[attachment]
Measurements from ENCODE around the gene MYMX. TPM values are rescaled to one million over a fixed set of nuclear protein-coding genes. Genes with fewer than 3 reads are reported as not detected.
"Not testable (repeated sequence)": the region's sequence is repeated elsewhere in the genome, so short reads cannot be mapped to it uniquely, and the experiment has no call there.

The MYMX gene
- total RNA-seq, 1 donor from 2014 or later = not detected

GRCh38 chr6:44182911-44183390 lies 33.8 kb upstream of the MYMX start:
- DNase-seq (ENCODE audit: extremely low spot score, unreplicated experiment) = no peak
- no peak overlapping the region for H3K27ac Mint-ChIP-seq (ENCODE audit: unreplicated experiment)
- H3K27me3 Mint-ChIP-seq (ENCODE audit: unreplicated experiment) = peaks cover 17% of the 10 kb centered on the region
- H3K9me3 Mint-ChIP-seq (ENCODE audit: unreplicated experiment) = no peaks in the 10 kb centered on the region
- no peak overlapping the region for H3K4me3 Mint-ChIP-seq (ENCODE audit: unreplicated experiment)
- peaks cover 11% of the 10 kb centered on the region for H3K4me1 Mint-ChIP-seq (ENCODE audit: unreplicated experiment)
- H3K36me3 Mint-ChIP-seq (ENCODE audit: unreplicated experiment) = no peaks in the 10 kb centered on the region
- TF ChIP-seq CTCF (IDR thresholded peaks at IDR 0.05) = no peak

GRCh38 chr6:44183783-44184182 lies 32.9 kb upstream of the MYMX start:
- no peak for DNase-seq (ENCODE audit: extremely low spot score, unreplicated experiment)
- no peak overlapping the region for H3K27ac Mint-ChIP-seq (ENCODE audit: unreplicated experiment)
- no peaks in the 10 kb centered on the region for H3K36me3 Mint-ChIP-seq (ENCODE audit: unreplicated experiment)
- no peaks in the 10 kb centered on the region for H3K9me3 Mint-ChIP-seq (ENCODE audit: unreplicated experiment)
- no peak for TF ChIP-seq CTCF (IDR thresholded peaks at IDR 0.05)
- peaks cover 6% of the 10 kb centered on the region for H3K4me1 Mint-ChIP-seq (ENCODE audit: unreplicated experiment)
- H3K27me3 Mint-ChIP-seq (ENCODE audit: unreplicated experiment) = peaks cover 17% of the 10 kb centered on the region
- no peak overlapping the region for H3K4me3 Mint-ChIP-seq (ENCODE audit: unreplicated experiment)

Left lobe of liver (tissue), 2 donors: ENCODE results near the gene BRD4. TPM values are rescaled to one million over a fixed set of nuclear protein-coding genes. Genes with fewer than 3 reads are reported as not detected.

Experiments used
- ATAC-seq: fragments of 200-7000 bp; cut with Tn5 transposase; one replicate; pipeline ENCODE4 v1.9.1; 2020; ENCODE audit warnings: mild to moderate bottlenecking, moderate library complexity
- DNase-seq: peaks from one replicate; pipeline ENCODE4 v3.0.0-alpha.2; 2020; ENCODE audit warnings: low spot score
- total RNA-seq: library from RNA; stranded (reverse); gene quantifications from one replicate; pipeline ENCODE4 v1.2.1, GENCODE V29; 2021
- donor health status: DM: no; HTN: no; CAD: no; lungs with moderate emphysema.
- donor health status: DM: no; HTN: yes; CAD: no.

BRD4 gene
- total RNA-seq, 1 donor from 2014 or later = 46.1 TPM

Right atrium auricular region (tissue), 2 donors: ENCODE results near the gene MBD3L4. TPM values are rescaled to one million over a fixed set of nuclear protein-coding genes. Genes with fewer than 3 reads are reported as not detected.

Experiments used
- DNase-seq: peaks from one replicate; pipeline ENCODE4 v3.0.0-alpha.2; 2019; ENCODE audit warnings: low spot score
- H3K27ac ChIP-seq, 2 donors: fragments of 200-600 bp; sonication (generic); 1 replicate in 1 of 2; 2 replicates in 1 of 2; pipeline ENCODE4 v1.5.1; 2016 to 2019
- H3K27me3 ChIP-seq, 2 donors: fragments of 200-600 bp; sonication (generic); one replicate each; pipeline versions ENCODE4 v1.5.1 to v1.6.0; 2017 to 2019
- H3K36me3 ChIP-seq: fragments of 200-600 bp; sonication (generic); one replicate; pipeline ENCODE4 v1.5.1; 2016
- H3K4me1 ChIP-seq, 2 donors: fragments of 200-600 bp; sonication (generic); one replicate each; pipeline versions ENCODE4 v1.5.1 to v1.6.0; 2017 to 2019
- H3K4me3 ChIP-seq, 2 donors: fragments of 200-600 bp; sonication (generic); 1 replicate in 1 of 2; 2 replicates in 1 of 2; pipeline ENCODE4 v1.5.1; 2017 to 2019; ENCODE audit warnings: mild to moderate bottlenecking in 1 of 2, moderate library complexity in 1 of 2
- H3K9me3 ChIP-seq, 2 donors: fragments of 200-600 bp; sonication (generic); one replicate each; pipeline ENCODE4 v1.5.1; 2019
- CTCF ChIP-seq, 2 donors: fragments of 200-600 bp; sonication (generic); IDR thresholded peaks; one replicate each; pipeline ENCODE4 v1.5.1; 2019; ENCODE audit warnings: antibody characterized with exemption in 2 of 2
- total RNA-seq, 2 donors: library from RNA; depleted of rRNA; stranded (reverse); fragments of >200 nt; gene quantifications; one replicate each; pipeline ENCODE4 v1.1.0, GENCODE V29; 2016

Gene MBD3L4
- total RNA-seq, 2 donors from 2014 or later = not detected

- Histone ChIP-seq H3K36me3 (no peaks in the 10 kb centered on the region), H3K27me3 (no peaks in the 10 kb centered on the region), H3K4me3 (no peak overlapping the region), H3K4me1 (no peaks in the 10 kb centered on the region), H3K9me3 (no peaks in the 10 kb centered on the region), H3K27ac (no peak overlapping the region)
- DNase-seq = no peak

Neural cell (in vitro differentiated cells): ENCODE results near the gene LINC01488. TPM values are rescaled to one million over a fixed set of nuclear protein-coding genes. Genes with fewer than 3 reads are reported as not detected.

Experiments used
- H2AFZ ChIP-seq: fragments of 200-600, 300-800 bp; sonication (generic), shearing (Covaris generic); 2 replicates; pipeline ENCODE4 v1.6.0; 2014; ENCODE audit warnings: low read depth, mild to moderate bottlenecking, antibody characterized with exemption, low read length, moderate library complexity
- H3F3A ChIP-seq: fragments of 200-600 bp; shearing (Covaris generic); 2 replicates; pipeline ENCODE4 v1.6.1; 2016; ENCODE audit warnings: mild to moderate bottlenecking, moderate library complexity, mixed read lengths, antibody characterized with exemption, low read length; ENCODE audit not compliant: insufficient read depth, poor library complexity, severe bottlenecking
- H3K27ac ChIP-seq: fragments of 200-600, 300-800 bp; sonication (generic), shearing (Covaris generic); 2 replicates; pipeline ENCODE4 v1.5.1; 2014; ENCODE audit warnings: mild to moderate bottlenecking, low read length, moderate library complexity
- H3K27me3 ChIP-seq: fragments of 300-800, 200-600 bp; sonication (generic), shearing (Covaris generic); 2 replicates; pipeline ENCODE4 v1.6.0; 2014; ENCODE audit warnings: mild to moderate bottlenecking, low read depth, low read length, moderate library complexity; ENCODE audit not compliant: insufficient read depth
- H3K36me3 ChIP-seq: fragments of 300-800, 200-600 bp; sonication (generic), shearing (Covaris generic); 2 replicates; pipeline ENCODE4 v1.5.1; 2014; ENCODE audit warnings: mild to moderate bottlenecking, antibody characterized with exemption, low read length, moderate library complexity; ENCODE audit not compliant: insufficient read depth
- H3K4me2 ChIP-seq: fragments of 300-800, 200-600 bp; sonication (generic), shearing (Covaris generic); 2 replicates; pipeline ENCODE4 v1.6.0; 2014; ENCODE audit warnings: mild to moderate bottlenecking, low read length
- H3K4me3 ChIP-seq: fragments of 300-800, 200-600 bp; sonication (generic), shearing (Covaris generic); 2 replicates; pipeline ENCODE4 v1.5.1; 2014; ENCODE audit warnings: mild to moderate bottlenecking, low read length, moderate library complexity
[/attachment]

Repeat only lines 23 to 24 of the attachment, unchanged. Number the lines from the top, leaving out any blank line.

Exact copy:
Left lobe of liver (tissue), 2 donors: ENCODE results near the gene BRD4. TPM values are rescaled to one million over a fixed set of nuclear protein-coding genes. Genes with fewer than 3 reads are reported as not detected.

Experiments used